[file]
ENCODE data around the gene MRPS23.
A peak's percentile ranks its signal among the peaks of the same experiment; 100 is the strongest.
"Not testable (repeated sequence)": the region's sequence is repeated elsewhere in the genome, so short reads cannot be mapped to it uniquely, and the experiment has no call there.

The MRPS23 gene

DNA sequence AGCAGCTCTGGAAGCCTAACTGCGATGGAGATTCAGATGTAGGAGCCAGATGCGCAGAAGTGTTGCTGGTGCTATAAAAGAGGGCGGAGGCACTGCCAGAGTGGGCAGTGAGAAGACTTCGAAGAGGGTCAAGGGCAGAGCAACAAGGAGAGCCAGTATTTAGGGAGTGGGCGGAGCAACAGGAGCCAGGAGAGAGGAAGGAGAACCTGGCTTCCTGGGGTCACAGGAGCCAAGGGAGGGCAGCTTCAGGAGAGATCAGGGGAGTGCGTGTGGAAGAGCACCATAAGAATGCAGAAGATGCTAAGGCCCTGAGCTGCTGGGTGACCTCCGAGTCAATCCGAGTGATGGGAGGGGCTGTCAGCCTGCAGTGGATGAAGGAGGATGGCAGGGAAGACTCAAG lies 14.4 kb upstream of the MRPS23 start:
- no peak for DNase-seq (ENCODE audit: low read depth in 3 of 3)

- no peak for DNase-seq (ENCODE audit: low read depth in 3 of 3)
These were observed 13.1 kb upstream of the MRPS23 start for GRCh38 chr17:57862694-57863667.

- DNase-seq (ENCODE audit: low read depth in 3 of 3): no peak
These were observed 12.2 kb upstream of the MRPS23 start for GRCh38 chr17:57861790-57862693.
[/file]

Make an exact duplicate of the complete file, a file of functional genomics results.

ENCODE data around the gene MRPS23.
A peak's percentile ranks its signal among the peaks of the same experiment; 100 is the strongest.
"Not testable (repeated sequence)": the region's sequence is repeated elsewhere in the genome, so short reads cannot be mapped to it uniquely, and the experiment has no call there.

The MRPS23 gene

DNA sequence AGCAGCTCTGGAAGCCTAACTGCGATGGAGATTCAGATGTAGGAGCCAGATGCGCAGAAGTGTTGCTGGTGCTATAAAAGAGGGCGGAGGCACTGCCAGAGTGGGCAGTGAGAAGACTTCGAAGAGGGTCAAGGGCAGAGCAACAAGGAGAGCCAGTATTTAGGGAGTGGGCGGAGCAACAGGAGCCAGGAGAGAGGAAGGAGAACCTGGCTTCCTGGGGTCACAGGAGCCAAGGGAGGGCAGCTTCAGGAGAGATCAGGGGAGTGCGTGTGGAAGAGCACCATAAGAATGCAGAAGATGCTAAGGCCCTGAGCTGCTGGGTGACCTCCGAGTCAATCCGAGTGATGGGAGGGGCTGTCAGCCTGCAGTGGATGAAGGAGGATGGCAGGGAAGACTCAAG lies 14.4 kb upstream of the MRPS23 start:
- no peak for DNase-seq (ENCODE audit: low read depth in 3 of 3)

- no peak for DNase-seq (ENCODE audit: low read depth in 3 of 3)
These were observed 13.1 kb upstream of the MRPS23 start for GRCh38 chr17:57862694-57863667.

- DNase-seq (ENCODE audit: low read depth in 3 of 3): no peak
These were observed 12.2 kb upstream of the MRPS23 start for GRCh38 chr17:57861790-57862693.